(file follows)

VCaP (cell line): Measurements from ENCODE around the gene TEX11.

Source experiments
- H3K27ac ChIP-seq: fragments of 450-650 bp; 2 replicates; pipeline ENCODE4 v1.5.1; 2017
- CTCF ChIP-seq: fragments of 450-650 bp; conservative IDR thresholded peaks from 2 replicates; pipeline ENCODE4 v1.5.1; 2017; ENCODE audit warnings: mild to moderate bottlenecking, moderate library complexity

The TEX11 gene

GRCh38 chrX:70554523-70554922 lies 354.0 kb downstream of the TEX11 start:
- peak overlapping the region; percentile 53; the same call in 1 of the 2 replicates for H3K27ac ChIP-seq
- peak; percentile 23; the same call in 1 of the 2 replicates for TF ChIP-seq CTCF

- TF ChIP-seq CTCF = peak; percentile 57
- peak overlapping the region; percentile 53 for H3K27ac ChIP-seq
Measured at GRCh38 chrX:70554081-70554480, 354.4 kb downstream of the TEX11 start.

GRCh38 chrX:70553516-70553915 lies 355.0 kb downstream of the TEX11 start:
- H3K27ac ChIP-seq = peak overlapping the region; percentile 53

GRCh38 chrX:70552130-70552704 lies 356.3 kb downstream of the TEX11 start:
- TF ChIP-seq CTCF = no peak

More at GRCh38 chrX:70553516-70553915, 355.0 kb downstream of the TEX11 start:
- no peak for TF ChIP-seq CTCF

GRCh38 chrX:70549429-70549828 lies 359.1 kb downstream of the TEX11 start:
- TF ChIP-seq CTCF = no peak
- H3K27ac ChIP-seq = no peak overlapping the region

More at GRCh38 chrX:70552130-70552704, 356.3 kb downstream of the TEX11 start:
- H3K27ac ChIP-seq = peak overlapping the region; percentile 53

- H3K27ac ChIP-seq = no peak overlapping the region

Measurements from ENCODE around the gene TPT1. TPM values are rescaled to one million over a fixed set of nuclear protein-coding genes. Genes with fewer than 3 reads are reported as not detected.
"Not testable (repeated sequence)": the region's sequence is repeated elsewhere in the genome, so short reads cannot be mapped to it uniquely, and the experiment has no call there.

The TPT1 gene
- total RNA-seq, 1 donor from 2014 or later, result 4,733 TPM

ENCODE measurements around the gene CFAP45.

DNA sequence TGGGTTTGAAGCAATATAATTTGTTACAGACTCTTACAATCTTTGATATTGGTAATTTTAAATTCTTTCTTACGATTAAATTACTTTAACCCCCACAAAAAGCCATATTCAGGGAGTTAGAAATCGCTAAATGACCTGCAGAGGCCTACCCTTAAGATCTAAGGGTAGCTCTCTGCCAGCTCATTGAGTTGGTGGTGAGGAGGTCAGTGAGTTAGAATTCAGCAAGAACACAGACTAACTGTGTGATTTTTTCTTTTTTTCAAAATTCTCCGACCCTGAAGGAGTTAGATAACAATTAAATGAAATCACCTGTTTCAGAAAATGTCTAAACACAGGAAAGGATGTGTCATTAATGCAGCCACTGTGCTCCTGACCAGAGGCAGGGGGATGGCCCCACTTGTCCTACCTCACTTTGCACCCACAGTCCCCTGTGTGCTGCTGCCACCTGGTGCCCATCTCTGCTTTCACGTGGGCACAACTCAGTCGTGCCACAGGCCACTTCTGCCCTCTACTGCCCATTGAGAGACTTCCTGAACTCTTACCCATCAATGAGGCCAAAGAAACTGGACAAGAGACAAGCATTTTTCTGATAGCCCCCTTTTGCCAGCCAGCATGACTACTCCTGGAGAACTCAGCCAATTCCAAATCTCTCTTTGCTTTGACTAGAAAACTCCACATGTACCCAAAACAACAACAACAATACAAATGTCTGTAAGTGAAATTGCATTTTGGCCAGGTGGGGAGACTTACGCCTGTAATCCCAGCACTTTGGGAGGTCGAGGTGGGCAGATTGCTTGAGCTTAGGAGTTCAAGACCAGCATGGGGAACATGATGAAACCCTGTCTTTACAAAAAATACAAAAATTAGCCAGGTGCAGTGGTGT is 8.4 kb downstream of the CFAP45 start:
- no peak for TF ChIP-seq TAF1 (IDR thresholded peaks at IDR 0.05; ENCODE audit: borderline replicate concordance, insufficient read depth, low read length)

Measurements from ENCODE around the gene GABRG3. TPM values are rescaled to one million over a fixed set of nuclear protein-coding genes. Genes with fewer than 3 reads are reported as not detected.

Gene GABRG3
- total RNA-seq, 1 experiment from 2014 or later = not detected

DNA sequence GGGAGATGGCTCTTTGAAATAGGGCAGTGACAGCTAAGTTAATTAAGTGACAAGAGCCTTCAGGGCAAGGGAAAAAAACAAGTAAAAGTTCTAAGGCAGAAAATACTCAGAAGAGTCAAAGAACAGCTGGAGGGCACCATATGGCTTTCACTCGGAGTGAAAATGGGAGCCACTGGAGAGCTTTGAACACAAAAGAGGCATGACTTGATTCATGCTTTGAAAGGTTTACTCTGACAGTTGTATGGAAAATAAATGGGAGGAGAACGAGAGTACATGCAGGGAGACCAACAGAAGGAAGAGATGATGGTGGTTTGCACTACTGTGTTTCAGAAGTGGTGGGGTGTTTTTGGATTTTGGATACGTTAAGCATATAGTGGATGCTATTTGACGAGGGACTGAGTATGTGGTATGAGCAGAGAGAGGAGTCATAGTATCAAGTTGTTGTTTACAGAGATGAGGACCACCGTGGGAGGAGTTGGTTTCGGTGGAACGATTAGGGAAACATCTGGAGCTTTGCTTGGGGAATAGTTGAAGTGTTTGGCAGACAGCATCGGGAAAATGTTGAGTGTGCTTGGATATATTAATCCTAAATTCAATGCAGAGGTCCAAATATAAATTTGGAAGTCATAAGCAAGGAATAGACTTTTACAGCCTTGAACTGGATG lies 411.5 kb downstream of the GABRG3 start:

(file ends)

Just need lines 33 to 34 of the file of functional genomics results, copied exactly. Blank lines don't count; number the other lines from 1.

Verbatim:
- total RNA-seq, 1 experiment from 2014 or later = not detected

DNA sequence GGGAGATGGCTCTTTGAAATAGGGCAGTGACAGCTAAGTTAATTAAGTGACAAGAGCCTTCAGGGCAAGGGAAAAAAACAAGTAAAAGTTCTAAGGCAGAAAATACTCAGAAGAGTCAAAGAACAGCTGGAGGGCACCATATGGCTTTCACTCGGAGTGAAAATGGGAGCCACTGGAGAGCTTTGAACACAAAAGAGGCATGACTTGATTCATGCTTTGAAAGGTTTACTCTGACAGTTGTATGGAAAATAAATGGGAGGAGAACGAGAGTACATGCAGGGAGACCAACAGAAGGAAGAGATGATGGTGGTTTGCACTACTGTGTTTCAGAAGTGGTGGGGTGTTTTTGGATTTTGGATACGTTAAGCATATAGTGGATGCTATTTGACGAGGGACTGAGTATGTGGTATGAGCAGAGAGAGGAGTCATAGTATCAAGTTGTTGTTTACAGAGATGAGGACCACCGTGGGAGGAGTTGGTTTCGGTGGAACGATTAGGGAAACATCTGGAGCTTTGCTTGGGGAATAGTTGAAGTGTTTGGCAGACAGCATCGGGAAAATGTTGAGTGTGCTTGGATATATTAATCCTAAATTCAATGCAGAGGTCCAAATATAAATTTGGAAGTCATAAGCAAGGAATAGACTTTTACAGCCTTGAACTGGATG lies 411.5 kb downstream of the GABRG3 start: